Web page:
UK’s superfast broadband arriving very slowly, claims government report

snail's paceA new report from the National Audit office claims that the much vaunted roll out of superfast broadband to 90 percent of UK households is now two years behind schedule. The programme, seen as vital for the uptake of flexible working in rural areas, is now scheduled for completion in March 2017, around 22 months later than planned.  The reasons identified by the NAO for the delays include six months awaiting EU approval along with a range of issues with the procurement of services including those related to the three key principles established to ensure the cost-effectiveness of the programme: the competitive framework; cost transparency; and the terms of supplier contracts. The NAO report claims that of these only the final principle is still functioning. BT is now the only bidder to provide services as others withdrew and it has failed to be sufficiently transparent about its costs.

The Department of Culture, Media & Sport (DCMS) which is overseeing the process has conceded that these key principles cannot work in isolation, the NAO claims that the focus will now shift towards effective control of contracts. Amyas Morse, head of the National Audit Office, said in a statement: ‘The rural broadband project is moving forward late and without the benefit of strong competition to protect public value. For this we will have to rely on the department’s active use of the controls it has negotiated and strong supervision by Ofcom.’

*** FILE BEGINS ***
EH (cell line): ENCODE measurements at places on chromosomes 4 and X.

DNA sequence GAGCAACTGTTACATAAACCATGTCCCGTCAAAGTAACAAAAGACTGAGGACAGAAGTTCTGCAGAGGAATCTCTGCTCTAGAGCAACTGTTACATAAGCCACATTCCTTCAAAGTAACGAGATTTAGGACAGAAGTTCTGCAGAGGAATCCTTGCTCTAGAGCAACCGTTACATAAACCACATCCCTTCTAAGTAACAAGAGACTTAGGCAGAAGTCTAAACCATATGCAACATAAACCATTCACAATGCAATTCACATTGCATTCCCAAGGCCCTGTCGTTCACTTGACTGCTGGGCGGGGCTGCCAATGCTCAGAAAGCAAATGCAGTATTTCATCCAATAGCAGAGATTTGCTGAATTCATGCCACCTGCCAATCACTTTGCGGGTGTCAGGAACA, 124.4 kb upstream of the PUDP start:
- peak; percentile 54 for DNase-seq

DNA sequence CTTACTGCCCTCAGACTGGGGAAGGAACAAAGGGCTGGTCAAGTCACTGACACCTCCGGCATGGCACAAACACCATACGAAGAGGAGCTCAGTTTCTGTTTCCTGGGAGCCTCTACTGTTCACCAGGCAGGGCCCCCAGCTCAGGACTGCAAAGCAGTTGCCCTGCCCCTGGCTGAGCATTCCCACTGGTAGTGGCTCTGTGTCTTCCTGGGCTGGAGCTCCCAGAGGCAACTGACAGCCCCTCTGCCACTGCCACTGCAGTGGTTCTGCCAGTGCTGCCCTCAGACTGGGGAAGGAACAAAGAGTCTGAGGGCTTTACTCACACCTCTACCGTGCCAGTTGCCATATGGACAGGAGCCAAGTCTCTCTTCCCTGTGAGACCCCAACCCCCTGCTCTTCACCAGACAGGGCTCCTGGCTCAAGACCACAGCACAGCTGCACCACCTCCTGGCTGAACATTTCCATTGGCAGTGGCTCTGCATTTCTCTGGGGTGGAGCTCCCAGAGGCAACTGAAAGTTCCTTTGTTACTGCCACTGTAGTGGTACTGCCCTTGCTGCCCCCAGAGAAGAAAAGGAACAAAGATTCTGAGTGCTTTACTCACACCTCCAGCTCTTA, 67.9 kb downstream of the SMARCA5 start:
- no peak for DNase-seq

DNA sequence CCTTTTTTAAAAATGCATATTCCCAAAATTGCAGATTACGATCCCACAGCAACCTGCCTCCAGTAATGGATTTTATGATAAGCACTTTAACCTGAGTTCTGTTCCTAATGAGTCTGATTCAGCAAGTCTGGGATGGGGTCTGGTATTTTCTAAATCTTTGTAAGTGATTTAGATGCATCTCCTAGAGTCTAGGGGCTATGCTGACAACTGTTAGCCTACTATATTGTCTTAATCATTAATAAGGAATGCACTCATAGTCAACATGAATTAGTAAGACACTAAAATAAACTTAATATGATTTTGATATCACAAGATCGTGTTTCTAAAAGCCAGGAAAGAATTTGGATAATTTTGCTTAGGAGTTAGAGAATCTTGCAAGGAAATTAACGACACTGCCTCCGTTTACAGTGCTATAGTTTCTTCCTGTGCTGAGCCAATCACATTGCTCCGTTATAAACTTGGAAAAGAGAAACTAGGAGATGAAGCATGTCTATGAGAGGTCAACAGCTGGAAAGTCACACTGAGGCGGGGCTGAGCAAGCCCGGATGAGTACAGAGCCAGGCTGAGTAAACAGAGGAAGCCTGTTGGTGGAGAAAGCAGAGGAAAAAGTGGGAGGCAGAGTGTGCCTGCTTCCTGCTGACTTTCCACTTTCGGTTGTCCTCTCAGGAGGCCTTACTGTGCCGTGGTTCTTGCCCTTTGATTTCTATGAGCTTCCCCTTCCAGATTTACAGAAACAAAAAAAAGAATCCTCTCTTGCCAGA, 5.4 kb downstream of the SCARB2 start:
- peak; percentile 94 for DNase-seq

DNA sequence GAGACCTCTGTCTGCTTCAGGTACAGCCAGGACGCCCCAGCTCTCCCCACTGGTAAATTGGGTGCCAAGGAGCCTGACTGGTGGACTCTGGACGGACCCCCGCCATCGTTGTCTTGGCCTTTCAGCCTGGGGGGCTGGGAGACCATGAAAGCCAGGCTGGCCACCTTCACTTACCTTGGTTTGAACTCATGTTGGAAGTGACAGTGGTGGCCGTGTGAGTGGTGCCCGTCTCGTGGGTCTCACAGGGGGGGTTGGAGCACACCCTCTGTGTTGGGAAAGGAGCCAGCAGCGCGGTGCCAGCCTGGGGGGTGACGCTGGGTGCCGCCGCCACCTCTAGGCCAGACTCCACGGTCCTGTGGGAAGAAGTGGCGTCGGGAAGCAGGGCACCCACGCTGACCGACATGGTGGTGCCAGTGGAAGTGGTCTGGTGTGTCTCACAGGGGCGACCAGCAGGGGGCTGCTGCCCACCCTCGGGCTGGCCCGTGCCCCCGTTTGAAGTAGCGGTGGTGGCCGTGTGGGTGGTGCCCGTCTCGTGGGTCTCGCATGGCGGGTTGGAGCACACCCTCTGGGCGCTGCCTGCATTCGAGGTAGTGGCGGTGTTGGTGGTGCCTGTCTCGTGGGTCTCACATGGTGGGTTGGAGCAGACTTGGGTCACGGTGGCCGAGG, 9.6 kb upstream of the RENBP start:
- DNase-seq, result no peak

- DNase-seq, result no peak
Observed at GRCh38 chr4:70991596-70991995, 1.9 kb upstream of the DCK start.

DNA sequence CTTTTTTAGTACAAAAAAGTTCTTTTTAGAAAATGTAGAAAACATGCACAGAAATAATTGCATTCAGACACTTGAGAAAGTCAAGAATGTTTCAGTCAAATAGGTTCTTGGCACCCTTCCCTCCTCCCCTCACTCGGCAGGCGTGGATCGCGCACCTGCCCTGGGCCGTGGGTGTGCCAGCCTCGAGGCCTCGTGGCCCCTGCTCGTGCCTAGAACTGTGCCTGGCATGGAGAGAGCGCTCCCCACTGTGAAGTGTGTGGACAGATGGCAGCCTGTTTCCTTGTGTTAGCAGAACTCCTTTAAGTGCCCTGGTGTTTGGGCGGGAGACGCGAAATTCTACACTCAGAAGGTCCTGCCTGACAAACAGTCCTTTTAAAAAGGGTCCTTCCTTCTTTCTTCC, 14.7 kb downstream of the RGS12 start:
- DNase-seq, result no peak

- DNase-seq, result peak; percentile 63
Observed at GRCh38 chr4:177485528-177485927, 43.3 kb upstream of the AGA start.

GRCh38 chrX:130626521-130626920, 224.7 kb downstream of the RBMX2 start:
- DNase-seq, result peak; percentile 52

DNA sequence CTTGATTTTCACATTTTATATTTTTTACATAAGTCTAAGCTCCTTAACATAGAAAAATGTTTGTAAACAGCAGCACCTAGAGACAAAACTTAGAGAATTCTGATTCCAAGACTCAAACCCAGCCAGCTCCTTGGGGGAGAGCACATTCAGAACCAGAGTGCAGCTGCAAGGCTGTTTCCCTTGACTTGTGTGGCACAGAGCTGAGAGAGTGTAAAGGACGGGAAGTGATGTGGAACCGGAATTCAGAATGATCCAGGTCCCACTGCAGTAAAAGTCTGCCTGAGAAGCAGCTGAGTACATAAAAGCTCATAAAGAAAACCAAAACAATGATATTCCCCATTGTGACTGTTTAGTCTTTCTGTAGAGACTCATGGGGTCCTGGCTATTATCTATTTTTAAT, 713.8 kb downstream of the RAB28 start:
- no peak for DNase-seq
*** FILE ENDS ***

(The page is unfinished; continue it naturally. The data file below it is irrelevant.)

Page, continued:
In a response to the report, DCMS said: ‘We agree that effective enforcement of the contracts is important and are working with local authorities to ensure this. As the NAO report makes clear, the project’s funding model greatly reduced the cost and financial risk to the taxpayer.’